Following the West Virginia seat belt law is crucial not only for your well-being in the event of an accident, but protecting your legal rights as well. Wearing a seat belt is one of the safest choices you can make while driving or riding in a vehicle.
According to the National Highway Traffic Safety Administration, seat belts saved an estimated 14,955 lives in 2017 alone (the most recent year of data). Wearing seat belts could have saved an additional 2,549 lives if everyone wore them.
The good news is that the national use rate for seat belts was 90.4% in 2021. This means that most people in the United States consistently wear seat belts while driving and riding in passenger vehicles. Unfortunately, West Virginia lags behind the nation in this key statistic.
According to the West Virginia Governor’s Highway Safety Program’s Annual Report for 2021, seat belt use among the occupants of motor vehicles in West Virginia was 88.12%. Of the state’s 267 traffic fatalities in 2021, 84 (31%) were not using a seat belt at the time of the crash.
Obeying the West Virginia seat belt law can save your life. It can also protect your right to maximum compensation for injuries sustained in a car accident in West Virginia.
For a FREE case review, call Colombo Law at (304) 599-4229 today. Our car accident lawyers serve clients in Morgantown and throughout West Virginia.
What Is the West Virginia Seat Belt Law?
In West Virginia, drivers, front-seat passengers over the age of 8, and back-seat passengers under the age of 18 are required to wear seat belts. These rules apply whenever a passenger vehicle that is designed for transporting 15 passengers or fewer is in operation on any public street or highway.
There are a couple of exceptions to this rule, including for some on-duty mail carriers and individuals with physical disabilities that prevent them from wearing seat belts.
For child passengers under the age of 8, there is a separate law dictating safety device requirements. Instead of a seat belt, they must be transported in a safety seat that meets federal motor vehicle safety standards. The West Virginia Department of Motor Vehicles maintains a guide for the types of safety seats parents are required to use for their children.
Can You Get Pulled Over for Not Wearing a Seat Belt?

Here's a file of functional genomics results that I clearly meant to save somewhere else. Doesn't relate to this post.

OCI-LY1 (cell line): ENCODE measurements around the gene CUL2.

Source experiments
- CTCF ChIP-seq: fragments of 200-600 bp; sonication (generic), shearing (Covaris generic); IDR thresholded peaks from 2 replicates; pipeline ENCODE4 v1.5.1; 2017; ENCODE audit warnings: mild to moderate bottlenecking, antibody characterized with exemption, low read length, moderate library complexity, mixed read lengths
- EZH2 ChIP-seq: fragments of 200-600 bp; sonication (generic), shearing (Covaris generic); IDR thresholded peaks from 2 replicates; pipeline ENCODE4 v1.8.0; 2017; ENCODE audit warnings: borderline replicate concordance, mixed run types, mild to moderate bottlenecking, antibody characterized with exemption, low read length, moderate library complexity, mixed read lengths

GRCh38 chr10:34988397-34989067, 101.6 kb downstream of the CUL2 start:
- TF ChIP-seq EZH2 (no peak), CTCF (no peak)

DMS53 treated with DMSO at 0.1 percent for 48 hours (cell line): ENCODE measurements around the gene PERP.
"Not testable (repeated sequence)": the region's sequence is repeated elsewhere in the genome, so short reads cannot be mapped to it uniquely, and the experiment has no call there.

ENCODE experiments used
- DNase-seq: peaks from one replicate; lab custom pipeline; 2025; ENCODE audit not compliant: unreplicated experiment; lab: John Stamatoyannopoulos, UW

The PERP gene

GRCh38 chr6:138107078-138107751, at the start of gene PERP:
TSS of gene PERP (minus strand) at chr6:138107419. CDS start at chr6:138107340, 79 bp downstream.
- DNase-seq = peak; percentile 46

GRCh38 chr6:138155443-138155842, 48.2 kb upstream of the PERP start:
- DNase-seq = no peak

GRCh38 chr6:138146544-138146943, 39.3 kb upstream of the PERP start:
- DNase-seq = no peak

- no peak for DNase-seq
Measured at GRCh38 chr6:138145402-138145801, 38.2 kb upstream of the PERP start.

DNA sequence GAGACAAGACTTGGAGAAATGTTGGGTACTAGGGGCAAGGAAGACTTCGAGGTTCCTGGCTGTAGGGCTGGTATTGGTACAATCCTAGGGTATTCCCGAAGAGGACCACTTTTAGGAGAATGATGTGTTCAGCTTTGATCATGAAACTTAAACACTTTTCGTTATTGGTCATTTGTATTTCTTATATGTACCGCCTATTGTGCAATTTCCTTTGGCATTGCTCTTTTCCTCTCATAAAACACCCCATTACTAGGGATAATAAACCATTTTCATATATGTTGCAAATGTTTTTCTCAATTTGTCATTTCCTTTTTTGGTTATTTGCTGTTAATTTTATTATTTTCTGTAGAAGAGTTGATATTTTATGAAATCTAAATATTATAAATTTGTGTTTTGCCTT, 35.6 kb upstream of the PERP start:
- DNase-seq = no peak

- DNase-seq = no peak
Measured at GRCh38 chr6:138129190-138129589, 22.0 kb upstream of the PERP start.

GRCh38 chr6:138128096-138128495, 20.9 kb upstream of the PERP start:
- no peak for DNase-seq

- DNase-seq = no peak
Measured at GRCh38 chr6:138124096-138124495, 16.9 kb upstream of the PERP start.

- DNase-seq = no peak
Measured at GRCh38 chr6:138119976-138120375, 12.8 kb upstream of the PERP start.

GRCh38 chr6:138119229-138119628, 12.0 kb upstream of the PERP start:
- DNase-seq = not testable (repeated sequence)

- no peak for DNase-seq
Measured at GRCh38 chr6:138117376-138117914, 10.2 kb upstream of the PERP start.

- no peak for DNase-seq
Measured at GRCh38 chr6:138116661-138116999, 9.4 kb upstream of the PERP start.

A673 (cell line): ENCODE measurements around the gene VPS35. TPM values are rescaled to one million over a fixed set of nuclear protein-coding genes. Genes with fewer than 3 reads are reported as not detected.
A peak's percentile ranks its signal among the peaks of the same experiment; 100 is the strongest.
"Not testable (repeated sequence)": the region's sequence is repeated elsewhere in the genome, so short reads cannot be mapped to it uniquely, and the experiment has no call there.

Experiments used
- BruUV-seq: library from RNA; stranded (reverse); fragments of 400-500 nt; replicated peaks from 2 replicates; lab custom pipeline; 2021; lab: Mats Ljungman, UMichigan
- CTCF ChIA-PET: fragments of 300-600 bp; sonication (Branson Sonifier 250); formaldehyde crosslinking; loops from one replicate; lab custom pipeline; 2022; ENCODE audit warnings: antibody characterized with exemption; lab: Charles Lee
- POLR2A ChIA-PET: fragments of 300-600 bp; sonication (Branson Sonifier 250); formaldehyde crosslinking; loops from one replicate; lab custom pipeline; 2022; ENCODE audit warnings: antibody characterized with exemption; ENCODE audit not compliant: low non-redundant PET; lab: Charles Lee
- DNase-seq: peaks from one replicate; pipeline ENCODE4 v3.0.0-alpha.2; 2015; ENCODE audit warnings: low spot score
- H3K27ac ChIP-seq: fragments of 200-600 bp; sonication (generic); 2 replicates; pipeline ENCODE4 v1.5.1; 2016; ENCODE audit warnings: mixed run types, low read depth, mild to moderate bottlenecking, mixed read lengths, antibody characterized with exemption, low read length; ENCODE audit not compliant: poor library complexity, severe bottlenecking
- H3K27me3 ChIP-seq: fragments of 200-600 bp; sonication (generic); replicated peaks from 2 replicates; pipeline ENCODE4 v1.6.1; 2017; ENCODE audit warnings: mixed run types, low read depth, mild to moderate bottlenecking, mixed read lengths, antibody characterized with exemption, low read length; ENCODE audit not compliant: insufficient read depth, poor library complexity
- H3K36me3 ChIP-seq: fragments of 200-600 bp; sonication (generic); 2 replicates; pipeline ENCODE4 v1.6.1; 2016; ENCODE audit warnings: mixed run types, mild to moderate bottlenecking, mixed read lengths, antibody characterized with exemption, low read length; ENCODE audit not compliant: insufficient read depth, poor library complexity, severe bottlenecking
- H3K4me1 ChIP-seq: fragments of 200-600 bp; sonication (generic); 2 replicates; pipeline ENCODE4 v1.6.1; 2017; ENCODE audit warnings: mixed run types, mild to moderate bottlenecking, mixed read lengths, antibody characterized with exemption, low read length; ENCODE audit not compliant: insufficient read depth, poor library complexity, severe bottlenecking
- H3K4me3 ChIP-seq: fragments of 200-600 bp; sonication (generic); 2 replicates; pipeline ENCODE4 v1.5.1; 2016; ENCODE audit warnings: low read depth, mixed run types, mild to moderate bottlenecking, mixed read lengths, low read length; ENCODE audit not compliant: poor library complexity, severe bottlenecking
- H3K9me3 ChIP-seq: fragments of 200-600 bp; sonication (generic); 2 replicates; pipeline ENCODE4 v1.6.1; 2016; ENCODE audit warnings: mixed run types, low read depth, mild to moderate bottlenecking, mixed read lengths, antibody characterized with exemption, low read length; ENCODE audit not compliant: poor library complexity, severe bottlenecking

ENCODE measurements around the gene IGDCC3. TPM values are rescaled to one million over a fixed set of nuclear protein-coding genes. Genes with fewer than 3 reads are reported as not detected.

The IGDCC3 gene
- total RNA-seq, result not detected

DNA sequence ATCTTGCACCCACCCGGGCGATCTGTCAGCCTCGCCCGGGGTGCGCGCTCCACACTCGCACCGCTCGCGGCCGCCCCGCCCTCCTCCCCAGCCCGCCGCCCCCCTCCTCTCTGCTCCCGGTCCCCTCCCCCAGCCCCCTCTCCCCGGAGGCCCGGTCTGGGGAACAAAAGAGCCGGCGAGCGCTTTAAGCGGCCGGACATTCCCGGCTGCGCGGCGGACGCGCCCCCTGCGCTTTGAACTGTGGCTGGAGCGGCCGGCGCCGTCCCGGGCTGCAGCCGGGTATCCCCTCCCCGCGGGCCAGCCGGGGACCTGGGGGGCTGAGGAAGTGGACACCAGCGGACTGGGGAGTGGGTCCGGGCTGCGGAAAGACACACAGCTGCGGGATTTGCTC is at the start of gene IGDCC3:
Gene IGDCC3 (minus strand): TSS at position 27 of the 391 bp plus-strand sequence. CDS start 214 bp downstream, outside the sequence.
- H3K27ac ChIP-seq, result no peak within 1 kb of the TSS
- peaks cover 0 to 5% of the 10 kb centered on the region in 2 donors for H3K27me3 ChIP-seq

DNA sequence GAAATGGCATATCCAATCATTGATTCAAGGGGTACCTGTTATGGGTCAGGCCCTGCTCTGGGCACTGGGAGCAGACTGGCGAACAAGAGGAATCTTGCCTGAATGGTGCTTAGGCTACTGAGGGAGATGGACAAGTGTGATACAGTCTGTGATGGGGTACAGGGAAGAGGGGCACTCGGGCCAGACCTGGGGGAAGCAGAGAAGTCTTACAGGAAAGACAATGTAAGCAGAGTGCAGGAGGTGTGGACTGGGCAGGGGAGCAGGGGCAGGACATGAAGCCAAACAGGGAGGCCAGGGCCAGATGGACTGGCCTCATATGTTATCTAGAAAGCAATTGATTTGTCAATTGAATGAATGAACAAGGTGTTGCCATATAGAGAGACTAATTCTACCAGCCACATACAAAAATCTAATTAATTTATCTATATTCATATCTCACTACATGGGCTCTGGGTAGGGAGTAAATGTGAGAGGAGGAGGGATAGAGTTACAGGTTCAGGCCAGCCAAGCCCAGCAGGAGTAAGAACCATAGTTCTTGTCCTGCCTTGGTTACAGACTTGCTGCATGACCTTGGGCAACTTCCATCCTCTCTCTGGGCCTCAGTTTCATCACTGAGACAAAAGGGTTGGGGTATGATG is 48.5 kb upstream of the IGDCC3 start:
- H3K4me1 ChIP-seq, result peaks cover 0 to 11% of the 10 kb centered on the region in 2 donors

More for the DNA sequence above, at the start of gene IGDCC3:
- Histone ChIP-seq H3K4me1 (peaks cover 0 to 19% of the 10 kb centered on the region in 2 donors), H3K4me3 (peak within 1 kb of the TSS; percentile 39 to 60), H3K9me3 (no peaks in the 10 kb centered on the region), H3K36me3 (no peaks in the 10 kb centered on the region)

Yes, you can get pulled over and ticketed in West Virginia for not wearing a seat belt. This is what is referred to as a primary seat belt law. Some states have secondary seat belt laws, which means that a driver can only be ticketed for a seat belt violation if he or she is pulled over for another traffic offense (e.g., speeding or running a red light).
The majority of states today have primary seat belt laws like West Virginia, and for good reason. According to the CDC, “Seat belt use is consistently higher in states with primary enforcement seat belt laws than in states with secondary enforcement seat belt laws.” Primary seat belt laws have also been shown to prevent more deaths than secondary seat belt laws.
Can the Driver Get a Ticket If the Passenger Is Not Wearing a Seat Belt?
Yes, it is a driver’s responsibility to ensure that passengers who are required to wear seat belts are properly restrained. In other words, if a front-seat passenger or back-seat passenger under the age of 18 is not wearing a seat belt, the driver could be pulled over and fined for the violation.
What Does a Seat Belt Violation Cost?
The fine for violating the seat belt law is $25. Points are not assessed, meaning it will not be entered into a driver’s record.
Violating the child passenger safety requirements carries a lower fine (between $10 and $20). However, failure to secure a child in a safety seat is a misdemeanor under West Virginia law.
Why You Should Wear a Seat Belt
The consequences of not wearing a seat belt may seem insignificant – a $25 ticket and no points assessed on your driving record. However, the cost of not wearing a seat belt is immense when you consider the potential for serious injury in a crash.
Injuries that may occur in a car accident when occupants fail to wear a seat belt include:
- Head and brain injuries
- Severe whiplash
- Broken bones
- Chest and abdominal injuries
- Ejection from the vehicle
Not wearing a seat belt also has legal ramifications in the event of an accident. West Virginia uses a comparative fault standard in personal injury claims.
What Not Wearing a Seat Belt Could Mean for Your Car Accident Claim
Failure to wear a seat belt when one is legally required to do so is viewed as a form of negligence under West Virginia law. Although another driver might cause the accident in which you suffer injuries, not wearing a seat belt will generally be viewed as a contributing factor to the seriousness of your injuries.
Under West Virginia’s modified comparative fault standard, the compensation you may be entitled to is reduced according to the percentage of responsibility assigned to you. This can have a significant impact on your ability to pay for medical bills, fix or replace your vehicle, and cover the cost of other damages associated with the accident.
Speak to an Accident Lawyer Today
It is in your best interest to abide by the West Virginia seat belt law any time you are behind the wheel or riding in a motor vehicle. Unrestrained occupants not only face the risk of devastating injury, but they could face major challenges securing fair compensation for their losses.
Accident cases that involve comparative fault can quickly become complicated. At Colombo Law, we are here to provide injured people in West Virginia with the guidance, support, and representation they need and deserve during these difficult times. We have significant experience representing accident victims, and we are here to help you navigate your claim to recover the compensation you need and deserve.